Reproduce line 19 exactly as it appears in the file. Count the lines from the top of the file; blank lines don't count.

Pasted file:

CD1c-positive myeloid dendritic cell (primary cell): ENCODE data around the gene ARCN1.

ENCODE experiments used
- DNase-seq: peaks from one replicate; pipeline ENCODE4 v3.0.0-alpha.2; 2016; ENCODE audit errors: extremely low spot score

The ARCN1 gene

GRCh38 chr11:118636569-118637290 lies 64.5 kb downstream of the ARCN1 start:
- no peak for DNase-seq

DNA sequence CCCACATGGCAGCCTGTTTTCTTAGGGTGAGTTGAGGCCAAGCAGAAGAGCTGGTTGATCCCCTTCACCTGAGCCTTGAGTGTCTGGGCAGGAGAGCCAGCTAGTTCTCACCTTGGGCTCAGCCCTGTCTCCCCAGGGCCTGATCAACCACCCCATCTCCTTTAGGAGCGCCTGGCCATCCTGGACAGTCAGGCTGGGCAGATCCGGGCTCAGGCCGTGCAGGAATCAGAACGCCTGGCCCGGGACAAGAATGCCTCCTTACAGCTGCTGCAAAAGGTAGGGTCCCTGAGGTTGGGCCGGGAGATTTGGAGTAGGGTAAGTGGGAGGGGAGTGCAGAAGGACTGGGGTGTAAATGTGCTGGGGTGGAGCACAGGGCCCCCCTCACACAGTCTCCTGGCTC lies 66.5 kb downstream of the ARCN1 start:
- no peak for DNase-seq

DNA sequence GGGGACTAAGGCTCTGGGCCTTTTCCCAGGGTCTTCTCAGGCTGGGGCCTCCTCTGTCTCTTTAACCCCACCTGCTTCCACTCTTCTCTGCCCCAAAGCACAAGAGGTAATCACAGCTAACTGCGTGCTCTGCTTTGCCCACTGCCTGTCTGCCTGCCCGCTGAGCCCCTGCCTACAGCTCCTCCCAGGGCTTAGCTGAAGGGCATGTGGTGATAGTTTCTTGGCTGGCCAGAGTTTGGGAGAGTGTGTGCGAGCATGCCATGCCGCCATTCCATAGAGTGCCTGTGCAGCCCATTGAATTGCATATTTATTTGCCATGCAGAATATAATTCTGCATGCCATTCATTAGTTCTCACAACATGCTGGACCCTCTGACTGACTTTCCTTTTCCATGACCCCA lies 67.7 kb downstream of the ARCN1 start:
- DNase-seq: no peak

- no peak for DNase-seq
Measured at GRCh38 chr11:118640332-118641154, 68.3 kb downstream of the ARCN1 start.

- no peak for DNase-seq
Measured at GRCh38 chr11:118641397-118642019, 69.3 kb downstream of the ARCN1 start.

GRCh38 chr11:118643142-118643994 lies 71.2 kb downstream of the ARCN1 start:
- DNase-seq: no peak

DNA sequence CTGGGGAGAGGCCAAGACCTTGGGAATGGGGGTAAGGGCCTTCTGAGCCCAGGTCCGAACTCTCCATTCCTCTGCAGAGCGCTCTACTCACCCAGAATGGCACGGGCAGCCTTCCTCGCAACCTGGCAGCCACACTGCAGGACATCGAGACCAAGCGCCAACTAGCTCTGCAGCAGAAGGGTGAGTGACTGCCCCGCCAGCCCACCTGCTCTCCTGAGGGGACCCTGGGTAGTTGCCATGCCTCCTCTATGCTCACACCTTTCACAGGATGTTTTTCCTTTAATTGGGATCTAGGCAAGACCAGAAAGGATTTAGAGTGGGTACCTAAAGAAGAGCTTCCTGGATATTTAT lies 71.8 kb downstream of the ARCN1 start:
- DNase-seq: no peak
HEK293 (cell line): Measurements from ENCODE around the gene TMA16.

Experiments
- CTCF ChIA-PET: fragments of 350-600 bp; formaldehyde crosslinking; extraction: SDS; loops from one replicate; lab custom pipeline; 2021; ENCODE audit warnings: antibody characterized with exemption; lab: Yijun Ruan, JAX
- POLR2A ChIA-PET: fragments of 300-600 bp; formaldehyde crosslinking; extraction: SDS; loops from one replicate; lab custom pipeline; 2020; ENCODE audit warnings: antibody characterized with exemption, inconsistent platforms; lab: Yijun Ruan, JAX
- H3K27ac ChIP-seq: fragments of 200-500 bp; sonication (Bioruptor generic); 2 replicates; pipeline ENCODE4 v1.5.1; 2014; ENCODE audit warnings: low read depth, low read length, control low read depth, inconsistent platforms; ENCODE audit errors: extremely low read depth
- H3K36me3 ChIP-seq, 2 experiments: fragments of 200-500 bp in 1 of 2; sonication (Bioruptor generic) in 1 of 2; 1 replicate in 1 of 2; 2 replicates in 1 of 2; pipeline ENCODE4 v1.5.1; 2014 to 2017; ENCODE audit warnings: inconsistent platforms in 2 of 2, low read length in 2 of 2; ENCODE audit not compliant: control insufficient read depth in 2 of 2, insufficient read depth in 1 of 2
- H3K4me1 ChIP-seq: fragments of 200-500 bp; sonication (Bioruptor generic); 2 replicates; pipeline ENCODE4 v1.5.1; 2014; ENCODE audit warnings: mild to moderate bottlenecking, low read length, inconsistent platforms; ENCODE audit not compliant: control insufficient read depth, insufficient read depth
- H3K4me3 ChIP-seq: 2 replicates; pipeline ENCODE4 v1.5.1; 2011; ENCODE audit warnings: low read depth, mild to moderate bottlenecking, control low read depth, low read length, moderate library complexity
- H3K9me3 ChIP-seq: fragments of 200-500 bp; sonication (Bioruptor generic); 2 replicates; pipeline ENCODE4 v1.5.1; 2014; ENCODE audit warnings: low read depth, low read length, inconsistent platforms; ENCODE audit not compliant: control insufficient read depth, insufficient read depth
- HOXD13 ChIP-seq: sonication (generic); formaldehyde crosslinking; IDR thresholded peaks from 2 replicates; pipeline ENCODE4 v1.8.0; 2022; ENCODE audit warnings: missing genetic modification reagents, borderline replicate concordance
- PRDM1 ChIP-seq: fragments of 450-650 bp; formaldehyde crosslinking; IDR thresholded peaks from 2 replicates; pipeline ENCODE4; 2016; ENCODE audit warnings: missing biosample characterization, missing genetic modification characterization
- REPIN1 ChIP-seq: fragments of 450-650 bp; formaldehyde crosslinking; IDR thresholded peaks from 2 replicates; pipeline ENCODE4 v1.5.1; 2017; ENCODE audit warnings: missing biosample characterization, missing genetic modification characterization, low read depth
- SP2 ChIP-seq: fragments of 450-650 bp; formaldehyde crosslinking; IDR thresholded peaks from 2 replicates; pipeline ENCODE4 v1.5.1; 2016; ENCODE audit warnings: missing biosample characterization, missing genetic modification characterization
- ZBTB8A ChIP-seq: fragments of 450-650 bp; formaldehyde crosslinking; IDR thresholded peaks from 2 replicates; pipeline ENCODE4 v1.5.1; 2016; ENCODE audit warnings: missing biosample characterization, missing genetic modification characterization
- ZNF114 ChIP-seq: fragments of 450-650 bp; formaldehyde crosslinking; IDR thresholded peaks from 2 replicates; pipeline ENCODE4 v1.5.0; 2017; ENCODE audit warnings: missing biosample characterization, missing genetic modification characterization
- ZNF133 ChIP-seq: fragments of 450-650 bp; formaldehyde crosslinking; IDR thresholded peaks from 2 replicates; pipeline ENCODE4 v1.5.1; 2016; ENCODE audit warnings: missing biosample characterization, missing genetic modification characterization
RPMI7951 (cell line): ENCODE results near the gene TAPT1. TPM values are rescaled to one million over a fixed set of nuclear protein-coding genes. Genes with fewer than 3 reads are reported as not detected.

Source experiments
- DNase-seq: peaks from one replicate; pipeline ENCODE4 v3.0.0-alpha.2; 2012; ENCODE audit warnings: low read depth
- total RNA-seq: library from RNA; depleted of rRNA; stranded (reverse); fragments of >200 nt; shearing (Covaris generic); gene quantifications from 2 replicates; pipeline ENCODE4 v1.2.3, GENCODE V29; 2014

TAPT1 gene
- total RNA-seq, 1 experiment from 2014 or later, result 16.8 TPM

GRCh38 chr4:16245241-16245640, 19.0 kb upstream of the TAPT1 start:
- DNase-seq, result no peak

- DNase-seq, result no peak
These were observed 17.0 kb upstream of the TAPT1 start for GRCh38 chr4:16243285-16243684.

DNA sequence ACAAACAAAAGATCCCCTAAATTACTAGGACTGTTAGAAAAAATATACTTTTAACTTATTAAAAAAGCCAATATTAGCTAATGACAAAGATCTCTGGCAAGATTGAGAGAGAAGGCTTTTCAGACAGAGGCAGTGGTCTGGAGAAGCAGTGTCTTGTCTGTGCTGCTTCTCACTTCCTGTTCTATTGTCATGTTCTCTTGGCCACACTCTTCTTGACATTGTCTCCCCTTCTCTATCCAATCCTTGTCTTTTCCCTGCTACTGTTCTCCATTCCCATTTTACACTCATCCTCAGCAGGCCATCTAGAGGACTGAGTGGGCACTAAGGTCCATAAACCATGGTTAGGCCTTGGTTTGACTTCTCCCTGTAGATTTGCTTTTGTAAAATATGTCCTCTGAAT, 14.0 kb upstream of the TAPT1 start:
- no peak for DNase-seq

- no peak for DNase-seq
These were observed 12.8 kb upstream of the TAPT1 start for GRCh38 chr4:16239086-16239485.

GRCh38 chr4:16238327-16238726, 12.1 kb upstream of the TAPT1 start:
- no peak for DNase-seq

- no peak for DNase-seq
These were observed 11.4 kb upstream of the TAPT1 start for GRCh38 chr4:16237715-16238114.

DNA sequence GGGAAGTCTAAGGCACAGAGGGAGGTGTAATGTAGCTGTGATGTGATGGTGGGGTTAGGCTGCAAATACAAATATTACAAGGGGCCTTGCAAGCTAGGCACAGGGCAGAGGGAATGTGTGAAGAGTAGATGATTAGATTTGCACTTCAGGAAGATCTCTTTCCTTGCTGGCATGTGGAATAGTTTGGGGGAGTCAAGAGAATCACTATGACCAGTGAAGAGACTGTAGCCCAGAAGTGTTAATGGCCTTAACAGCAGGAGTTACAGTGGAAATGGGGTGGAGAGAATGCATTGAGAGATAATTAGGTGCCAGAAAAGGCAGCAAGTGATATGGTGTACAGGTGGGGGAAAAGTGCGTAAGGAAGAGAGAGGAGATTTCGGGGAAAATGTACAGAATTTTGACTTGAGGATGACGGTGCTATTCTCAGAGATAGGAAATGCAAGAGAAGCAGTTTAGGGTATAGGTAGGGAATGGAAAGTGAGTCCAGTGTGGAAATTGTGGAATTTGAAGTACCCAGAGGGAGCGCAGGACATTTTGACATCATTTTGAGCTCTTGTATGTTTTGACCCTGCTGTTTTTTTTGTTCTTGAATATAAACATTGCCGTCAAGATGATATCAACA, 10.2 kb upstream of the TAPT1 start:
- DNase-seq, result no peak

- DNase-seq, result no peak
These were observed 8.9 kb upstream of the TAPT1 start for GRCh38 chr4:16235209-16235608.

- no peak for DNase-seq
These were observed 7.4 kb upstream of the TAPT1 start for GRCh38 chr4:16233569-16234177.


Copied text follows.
HEK293 (cell line): Measurements from ENCODE around the gene TMA16.